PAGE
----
Last Saturday we joined a Croydon Music Heritage Trail tour around the centre of Croydon. We (along with a dozen or so other walkers) met our three friendly guides from the Museum of Croydon by the new music mural ( ‘Croydon Symphony’ by ATMA) in Queen’s Gardens. The tour serves as a great introduction to the Music Trail app, as over the next hour and a half we went on a truncated version of the Central Trail. When you download the app you’ll see there is also a Northern Trail and an ‘Explore Further’ trail.
Through various Croydonist articles over the years on our borough’s vibrant musical heritage we obviously already have a fairly decent grounding on Croydon’s music history, so personally I enjoyed the more quirky facts that were included in the trail.
Here’s some trivia I didn’t know, in the order of the route we took (the app takes you around these locations in a slightly different order in case you’re wondering about our random numbering).
Fairfield Halls stop
The Damned’s Captain Sensible and Rat Scabies worked as toilet cleaners at the Fairfield Halls in the 1970s! Word has it that they then incorporated toilet brushes into their act when they performed at the Fairfield many years later as a nod to this.
In the 1970s, there was a record store called ‘Bonaparte’s’ in a parade of shops where Boxpark now stands. Croydon-born singer songwriter Kirsty MacColl used to work there.
Bonapartes also had a short-lived record label which released an early project by Ian Drury.
St George’s Walk stop
The Greyhound pub opened in the 1960s at the entrance to the St George’s Walk precinct. It became the heart of the punk and new wave scene, and in the 70s stars such as Queen, David Bowie, Elton John and a whole lot more played there. In the 80s the live music scene evolved (with the birth of MTV and CDs), and sadly many smaller venues were forced to close, including the Greyhound.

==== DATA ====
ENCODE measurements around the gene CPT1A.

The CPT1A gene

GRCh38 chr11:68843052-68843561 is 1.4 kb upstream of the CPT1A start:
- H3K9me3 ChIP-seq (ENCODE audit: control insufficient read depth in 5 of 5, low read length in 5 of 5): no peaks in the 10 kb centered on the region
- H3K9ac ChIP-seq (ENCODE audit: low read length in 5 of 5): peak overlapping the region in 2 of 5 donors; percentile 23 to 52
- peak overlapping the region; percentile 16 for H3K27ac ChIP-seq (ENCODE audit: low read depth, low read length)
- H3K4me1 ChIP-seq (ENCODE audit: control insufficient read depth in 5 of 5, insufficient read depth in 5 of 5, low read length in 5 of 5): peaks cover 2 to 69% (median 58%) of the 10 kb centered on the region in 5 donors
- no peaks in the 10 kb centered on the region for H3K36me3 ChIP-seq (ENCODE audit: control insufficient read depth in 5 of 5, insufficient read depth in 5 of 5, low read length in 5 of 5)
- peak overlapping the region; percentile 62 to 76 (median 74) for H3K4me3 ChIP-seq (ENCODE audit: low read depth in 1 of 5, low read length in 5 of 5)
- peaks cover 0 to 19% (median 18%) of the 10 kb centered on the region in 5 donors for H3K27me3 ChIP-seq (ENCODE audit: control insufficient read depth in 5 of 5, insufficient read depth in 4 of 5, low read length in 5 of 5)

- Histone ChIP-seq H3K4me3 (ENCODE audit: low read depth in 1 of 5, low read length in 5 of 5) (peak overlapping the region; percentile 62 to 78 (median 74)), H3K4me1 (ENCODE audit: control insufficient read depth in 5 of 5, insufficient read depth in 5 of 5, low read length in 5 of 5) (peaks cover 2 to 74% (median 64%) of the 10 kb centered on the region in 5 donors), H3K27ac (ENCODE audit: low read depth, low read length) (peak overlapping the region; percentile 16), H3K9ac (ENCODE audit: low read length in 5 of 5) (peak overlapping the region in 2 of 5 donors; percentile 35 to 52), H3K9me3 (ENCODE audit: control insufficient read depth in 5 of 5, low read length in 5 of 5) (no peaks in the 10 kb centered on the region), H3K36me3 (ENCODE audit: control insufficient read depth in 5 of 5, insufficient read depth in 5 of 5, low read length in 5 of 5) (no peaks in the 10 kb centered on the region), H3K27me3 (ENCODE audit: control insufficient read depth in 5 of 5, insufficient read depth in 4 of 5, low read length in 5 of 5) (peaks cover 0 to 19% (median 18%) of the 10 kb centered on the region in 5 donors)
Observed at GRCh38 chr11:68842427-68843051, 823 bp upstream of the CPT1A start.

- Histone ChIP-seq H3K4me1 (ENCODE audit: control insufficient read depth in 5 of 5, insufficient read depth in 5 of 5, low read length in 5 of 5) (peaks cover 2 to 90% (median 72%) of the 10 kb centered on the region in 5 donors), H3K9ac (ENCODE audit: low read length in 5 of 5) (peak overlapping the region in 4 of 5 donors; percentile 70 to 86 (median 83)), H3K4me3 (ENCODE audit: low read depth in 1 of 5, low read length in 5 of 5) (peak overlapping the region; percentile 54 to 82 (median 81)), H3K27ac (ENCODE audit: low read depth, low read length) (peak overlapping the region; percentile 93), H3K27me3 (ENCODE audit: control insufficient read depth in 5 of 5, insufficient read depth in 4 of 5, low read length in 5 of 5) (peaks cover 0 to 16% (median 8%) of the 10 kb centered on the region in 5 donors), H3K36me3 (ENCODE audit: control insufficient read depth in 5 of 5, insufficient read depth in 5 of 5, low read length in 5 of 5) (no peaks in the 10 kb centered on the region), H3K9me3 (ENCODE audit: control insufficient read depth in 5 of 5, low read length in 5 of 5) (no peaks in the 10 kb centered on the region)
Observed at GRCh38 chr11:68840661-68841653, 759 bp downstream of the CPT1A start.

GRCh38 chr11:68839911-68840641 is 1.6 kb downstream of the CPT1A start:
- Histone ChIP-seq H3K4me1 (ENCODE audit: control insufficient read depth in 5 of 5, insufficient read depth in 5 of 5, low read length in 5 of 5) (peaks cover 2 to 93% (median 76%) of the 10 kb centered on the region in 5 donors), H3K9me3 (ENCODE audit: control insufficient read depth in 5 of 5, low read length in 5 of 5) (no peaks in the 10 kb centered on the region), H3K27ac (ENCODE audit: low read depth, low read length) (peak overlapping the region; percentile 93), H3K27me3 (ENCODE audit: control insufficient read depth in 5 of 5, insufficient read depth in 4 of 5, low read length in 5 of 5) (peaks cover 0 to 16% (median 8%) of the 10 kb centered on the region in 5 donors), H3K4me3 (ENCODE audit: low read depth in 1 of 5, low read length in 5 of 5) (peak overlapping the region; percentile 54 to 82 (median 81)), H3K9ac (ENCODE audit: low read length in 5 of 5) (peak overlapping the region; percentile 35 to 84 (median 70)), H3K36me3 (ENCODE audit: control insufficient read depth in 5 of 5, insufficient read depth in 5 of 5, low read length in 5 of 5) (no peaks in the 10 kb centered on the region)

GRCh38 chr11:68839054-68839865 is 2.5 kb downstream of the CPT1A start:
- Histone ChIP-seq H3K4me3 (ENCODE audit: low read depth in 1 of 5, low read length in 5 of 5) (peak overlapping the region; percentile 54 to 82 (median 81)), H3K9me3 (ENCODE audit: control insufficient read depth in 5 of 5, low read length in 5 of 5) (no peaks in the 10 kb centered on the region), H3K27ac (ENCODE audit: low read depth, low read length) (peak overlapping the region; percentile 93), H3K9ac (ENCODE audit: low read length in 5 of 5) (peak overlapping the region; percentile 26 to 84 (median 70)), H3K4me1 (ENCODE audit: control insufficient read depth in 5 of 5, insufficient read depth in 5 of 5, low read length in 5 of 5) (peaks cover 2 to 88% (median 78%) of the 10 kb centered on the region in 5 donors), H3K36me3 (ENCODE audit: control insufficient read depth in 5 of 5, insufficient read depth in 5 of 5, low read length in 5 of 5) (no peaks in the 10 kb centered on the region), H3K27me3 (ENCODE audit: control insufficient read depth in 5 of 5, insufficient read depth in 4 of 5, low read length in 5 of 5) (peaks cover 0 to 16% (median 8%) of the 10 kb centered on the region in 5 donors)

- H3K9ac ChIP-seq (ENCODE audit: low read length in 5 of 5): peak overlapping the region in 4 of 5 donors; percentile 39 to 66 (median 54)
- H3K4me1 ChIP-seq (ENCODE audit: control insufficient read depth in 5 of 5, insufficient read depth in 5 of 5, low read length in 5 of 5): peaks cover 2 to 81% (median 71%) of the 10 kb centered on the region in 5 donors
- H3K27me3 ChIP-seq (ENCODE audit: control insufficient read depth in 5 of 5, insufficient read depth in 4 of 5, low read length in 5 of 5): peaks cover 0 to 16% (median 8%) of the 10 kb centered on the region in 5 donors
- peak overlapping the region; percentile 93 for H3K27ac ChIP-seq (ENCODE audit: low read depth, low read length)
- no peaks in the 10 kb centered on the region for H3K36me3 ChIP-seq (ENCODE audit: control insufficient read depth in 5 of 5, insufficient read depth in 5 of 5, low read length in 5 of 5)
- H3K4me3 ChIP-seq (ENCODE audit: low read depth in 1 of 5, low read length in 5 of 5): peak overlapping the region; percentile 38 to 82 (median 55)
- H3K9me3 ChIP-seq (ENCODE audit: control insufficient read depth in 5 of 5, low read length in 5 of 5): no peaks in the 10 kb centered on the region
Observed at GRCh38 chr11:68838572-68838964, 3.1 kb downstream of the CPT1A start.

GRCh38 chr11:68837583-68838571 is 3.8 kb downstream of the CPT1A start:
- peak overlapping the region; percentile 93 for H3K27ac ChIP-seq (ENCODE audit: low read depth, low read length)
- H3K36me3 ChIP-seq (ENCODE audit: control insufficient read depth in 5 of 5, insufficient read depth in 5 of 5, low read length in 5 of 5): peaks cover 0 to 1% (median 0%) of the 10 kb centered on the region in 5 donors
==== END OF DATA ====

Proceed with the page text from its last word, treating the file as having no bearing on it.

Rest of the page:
In 1986 the space reopened as the Blue Orchid nightclub (which had a very specific reputation when I was at secondary school in the 90s – you either frequented the Blue Orchid, or the Black Sheep Bar, generally not both…)
Crown Hill stop
Most Croydon residents have heard of the mecca that was Beanos – the record store tucked around the back of Surrey Street market that closed its doors in the noughties. What I didn’t know was that it started life as Bell Hill Cassettes in 1974, but owner David Lashmar changed its name to Beanos in 1977, naming it after his favourite comic. Incidentally Beanos moved premises three times from Bell Hill to Surrey Street to Middle Street.
Meanwhile, around the corner on Surrey Street in 1992, Big Apple Records was founded by Gary Hughes, Steve Robertson and John Kennedy. The store is attributed to being the birthplace of Dubstep. The store’s label ‘Big Apple Music’ was the first to release the music of Benga, Skream and Digital Mystikz in the early noughties.
Surrey Street stop
English singer-songwriter and guitar player Ralph McTell, who’s most famous song was Streets of London which has been covered by more than 200 artists, grew up in Croydon. I didn’t realise that chunks of the Streets of London lyrics were about Surrey Street Market. I also wasn’t aware that McTell wrote a song about the famous 1950s Derek Bentley case (Bentley was hanged for the murder of a Croydon policeman he was posthumously pardoned for 40 years later).
Black Sheep Bar stop
Now Polish Deli Mleczko, the Black Sheep was a bar I used to frequent in my teens and twenties. I didn’t realise it started life in 1997 as a restaurant and was run by same people as The Greyhound pub – Paul and Howard Bossick.
This is just a small selection of locations on the Music Heritage Trail so I urge you to take a look at the app, as you are given a potted history of each music location (great for those local pub quizzes) as well as audio stories and videos to bring the history to life.
Find out more about the trail on both the This Is Croydon and Museum of Croydon websites. To download the app go to Google Play or the App Store and search for ‘Croydon Music Heritage Trail’. If apps aren’t your thing you can download a pdf of a lot of the content here.
There are more guided tours running through September and October – check out the dates here.
Oh and do look out for the rather lovely cast-bronze plaques set into the pavements around Croydon denoting the different locations.
Images: screenshots of the Croydon Music Heritage Trail app; trail photos by the Croydonist.
Posted by Julia